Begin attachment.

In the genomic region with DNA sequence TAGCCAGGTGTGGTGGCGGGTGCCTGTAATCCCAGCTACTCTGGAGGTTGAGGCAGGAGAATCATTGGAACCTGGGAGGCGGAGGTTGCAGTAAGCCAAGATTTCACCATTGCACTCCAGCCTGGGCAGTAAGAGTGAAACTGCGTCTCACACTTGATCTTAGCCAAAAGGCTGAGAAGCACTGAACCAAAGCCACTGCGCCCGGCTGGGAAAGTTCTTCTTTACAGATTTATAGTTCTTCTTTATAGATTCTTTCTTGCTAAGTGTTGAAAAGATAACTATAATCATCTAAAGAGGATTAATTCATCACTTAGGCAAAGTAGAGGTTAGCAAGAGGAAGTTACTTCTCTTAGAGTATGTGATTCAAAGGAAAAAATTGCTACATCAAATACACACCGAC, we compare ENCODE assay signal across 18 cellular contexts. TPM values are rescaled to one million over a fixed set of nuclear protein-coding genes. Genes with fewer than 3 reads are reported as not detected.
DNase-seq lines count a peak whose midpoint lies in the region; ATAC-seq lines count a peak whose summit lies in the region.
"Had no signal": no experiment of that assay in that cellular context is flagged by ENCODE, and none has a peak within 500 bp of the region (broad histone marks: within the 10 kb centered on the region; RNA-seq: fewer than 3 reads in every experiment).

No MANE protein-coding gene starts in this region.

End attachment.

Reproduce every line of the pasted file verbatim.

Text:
In the genomic region with DNA sequence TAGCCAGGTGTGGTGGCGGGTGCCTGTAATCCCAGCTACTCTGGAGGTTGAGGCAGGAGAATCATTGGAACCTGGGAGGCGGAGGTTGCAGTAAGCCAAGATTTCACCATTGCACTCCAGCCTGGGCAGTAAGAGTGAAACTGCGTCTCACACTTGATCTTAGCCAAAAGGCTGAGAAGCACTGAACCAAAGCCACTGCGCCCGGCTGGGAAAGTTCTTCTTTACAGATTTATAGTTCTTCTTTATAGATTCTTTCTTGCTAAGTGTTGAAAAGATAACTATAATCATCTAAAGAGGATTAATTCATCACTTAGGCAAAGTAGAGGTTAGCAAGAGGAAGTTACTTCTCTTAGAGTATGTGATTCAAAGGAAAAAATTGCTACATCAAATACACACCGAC, we compare ENCODE assay signal across 18 cellular contexts. TPM values are rescaled to one million over a fixed set of nuclear protein-coding genes. Genes with fewer than 3 reads are reported as not detected.
DNase-seq lines count a peak whose midpoint lies in the region; ATAC-seq lines count a peak whose summit lies in the region.
"Had no signal": no experiment of that assay in that cellular context is flagged by ENCODE, and none has a peak within 500 bp of the region (broad histone marks: within the 10 kb centered on the region; RNA-seq: fewer than 3 reads in every experiment).

No MANE protein-coding gene starts in this region.